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Department of Physical Therapy >
Student Research and Publications >

Please use this identifier to cite or link to this item: http://hdl.handle.net/1807/25239

Title: Test-retest reliability of three life satisfaction measures in youth with a stable, non-progressive physical disability
Authors: Bulk, Stephanie
Collier, Christina
Collini, Daniella
Feng, Dan Shuo (Amanda)
Jury, Alicia
Advisor: Wright, Virginia
Salbach, Nancy
Department: Physical Therapy
Keywords: test-retest reliability
life satisfaction
self determination
physical disability
Issue Date: 2009
Abstract: Purpose: To establish test-retest reliability and clinical utility of the Students Life Satisfaction Scale (SLSS), the Brief Multidimensional Students Life Satisfaction Scale (BMSLSS), and the Self-determination Scale (SDS), in youth aged 12-17 who have a stable non-progressive physical disability. Method: Study Design: Repeated measures with 5-10 day testing interval. Procedure: Youth were identified by clinicians at Bloorview Kids Rehab and contacted by student investigators. Participants completed questionnaires via SurveyMonkey. Statistical analysis (SPSS 16.0) was performed to determine standard error of measurement, minimal detectable change (MDC), mean, standard deviation, Inter-class Correlation Coefficient (ICC) type 2:1, and associated 95% confidence interval (CI). Results: Thirteen participants completed both baseline and follow-up questionnaires. ICCs for the total score of each questionnaire were all above 0.85 with wide variance in 95% CIs. The MDCs for the SLSS, BMSLSS, and SDS are 3.92, 3.68, and 2.76, respectively. Conclusion: The excellent test-retest reliability suggests these measures will be useful tools for tracking change in life satisfaction in youth with stable non-progressive physical disabilities. Youth generally enjoyed completing the questionnaires. Limitations include participant demographics and the small sample size; potentially attributable to method of recruitment, process of consent, or mode of completion, highlighting directions for future research.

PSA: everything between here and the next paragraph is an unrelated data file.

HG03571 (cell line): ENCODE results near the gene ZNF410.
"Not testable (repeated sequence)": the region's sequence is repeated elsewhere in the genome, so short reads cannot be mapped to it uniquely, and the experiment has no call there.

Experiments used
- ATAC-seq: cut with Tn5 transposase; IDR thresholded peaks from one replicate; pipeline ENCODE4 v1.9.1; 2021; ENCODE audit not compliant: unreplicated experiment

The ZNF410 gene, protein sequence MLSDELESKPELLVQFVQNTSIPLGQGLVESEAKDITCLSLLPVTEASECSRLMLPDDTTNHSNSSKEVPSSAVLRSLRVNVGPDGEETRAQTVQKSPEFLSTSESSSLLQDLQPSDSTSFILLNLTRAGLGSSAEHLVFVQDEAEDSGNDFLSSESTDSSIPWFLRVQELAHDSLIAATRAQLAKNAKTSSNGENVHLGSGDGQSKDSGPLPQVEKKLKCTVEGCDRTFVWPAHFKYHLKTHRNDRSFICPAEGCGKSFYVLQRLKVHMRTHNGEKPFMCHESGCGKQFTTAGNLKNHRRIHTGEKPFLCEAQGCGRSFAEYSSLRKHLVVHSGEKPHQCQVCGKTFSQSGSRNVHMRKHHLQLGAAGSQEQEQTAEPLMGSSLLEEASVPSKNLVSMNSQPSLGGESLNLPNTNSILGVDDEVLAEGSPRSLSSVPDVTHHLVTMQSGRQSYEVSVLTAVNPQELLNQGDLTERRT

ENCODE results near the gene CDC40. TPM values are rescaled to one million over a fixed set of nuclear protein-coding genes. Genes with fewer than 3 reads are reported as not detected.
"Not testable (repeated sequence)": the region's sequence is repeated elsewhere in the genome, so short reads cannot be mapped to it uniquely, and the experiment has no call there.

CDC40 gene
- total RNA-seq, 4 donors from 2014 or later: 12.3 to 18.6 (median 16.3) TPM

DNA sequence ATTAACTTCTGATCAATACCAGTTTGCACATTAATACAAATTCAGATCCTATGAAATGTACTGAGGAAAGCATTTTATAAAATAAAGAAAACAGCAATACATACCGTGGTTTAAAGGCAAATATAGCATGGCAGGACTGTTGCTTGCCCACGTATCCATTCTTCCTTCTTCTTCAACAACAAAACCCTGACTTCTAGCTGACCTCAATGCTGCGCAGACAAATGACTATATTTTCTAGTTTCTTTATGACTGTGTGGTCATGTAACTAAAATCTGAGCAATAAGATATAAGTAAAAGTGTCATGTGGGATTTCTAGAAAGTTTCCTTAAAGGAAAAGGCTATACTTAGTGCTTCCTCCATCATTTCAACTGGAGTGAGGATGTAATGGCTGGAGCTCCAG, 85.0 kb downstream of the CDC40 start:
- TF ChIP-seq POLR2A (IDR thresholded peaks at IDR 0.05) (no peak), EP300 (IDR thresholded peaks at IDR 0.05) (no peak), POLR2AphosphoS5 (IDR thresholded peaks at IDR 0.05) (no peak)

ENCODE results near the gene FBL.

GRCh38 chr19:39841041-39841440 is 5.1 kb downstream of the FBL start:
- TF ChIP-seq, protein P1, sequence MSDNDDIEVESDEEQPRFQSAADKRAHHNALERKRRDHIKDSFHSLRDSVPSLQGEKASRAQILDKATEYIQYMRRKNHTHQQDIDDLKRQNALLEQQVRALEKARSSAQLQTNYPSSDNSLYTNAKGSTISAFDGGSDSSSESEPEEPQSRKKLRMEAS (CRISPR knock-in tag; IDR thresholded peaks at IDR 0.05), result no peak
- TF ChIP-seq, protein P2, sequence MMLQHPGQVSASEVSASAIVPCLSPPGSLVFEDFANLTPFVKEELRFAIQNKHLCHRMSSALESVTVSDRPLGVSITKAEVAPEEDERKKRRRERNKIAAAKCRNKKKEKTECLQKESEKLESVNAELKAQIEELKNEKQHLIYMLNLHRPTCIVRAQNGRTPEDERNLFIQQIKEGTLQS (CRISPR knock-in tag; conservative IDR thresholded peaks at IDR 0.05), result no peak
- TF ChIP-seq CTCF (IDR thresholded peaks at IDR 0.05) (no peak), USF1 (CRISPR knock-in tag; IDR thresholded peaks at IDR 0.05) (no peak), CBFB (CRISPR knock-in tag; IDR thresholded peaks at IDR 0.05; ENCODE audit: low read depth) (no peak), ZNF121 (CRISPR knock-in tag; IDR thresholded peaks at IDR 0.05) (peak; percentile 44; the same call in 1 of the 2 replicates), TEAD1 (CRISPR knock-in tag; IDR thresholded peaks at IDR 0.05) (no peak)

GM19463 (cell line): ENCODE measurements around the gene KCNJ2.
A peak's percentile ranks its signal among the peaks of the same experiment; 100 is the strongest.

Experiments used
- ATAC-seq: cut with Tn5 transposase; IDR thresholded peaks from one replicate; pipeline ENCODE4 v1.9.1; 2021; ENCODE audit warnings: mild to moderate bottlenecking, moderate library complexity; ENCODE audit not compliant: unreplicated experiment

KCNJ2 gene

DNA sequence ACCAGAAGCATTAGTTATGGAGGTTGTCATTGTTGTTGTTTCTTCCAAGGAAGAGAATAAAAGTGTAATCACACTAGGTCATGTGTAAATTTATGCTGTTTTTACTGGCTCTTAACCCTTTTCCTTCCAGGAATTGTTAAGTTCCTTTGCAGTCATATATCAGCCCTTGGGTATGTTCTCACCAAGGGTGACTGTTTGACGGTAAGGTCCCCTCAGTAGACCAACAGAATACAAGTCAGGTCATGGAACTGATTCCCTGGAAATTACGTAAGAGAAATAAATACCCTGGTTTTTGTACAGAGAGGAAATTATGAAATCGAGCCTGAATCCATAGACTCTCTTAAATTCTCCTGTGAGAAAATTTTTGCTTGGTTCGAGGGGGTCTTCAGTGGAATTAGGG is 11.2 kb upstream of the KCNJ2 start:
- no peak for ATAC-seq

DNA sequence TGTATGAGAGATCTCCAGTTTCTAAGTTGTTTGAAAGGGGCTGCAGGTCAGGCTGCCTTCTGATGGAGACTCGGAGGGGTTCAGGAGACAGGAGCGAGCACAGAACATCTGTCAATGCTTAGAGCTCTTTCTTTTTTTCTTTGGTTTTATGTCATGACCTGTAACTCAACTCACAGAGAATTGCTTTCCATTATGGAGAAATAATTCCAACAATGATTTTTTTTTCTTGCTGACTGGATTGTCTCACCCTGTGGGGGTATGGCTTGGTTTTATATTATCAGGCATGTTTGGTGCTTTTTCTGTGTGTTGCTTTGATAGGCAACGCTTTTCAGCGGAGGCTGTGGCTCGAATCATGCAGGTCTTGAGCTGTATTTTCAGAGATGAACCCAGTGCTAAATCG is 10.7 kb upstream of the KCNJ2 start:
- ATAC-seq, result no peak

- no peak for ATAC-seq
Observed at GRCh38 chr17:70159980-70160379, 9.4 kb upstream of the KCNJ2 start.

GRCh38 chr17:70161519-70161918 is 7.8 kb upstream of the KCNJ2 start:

Description: Affiliated institutions include: Bloorview Kids Rehab (V. Wright), University of Toronto (N. Salbach)
URI: http://hdl.handle.net/1807/25239
Appears in Collections:Student Research and Publications

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